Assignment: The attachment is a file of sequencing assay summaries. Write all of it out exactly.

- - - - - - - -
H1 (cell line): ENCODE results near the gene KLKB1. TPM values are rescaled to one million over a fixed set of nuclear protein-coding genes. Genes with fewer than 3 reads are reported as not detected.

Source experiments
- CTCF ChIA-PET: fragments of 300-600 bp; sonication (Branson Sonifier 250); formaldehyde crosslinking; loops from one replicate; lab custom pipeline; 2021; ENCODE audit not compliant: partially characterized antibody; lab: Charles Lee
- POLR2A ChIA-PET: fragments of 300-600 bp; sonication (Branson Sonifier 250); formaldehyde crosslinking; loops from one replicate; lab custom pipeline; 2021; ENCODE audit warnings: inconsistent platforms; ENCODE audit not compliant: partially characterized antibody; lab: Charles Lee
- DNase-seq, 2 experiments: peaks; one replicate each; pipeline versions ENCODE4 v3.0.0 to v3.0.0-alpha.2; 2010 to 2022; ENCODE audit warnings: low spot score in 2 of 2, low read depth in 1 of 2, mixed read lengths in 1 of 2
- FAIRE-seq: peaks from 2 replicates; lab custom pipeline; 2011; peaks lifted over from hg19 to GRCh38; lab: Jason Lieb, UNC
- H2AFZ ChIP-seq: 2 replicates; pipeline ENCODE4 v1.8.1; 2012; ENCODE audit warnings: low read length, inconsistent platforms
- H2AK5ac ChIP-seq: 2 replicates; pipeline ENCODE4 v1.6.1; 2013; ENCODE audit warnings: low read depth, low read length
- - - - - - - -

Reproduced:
H1 (cell line): ENCODE results near the gene KLKB1. TPM values are rescaled to one million over a fixed set of nuclear protein-coding genes. Genes with fewer than 3 reads are reported as not detected.

Source experiments
- CTCF ChIA-PET: fragments of 300-600 bp; sonication (Branson Sonifier 250); formaldehyde crosslinking; loops from one replicate; lab custom pipeline; 2021; ENCODE audit not compliant: partially characterized antibody; lab: Charles Lee
- POLR2A ChIA-PET: fragments of 300-600 bp; sonication (Branson Sonifier 250); formaldehyde crosslinking; loops from one replicate; lab custom pipeline; 2021; ENCODE audit warnings: inconsistent platforms; ENCODE audit not compliant: partially characterized antibody; lab: Charles Lee
- DNase-seq, 2 experiments: peaks; one replicate each; pipeline versions ENCODE4 v3.0.0 to v3.0.0-alpha.2; 2010 to 2022; ENCODE audit warnings: low spot score in 2 of 2, low read depth in 1 of 2, mixed read lengths in 1 of 2
- FAIRE-seq: peaks from 2 replicates; lab custom pipeline; 2011; peaks lifted over from hg19 to GRCh38; lab: Jason Lieb, UNC
- H2AFZ ChIP-seq: 2 replicates; pipeline ENCODE4 v1.8.1; 2012; ENCODE audit warnings: low read length, inconsistent platforms
- H2AK5ac ChIP-seq: 2 replicates; pipeline ENCODE4 v1.6.1; 2013; ENCODE audit warnings: low read depth, low read length